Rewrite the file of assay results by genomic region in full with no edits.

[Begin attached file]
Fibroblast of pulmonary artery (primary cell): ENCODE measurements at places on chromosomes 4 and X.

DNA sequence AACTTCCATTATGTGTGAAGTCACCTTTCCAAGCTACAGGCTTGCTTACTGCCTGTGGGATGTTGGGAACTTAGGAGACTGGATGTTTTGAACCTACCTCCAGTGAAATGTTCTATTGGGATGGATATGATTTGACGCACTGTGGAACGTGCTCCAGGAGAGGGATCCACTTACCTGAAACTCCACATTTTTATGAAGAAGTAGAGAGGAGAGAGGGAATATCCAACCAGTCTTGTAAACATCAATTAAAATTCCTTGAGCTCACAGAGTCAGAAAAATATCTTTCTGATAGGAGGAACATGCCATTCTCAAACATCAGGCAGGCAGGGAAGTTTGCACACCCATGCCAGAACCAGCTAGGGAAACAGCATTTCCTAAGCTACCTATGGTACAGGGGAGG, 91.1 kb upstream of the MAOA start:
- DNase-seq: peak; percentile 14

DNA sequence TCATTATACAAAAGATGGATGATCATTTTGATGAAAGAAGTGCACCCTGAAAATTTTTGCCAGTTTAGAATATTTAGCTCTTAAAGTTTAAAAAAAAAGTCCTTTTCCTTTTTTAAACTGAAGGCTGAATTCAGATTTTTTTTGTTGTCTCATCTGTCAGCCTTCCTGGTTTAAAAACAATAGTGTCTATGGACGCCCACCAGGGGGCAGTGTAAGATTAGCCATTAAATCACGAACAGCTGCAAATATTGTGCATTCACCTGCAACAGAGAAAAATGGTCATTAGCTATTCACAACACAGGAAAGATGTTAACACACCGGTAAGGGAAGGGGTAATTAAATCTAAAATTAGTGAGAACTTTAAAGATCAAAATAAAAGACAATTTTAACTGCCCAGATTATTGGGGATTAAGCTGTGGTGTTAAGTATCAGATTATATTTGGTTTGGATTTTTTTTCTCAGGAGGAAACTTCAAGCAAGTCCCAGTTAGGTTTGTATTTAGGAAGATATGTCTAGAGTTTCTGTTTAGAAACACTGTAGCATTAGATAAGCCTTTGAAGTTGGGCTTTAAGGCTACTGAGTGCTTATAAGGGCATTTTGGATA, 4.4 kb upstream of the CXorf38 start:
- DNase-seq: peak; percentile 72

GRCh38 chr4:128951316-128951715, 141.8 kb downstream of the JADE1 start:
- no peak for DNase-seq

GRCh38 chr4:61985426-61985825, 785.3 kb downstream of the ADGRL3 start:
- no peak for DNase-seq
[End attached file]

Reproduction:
Fibroblast of pulmonary artery (primary cell): ENCODE measurements at places on chromosomes 4 and X.

DNA sequence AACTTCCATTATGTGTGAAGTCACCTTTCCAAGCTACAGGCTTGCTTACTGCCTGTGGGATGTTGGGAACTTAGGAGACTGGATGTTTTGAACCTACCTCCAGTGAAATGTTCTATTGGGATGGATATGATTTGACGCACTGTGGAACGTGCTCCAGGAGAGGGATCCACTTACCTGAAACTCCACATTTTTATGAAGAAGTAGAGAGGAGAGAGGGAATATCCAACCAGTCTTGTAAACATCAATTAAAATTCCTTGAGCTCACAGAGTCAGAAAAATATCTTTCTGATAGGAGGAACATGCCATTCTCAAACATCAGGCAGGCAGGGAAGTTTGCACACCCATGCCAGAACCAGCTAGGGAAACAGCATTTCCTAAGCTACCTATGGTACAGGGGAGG, 91.1 kb upstream of the MAOA start:
- DNase-seq: peak; percentile 14

DNA sequence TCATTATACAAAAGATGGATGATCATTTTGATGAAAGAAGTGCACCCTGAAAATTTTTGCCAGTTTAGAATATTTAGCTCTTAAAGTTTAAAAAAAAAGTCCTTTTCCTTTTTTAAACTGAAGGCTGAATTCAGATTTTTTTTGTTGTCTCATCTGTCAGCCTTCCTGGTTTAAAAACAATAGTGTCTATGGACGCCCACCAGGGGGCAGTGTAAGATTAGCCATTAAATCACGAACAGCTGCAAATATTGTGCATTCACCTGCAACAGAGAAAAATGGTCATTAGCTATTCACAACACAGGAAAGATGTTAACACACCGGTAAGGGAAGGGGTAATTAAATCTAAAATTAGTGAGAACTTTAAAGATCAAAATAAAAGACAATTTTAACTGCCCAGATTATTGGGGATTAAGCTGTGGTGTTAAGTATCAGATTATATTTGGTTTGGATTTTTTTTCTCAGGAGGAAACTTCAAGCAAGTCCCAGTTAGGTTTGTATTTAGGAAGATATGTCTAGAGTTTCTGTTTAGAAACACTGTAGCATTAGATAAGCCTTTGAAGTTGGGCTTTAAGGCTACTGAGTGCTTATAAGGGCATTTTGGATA, 4.4 kb upstream of the CXorf38 start:
- DNase-seq: peak; percentile 72

GRCh38 chr4:128951316-128951715, 141.8 kb downstream of the JADE1 start:
- no peak for DNase-seq

GRCh38 chr4:61985426-61985825, 785.3 kb downstream of the ADGRL3 start:
- no peak for DNase-seq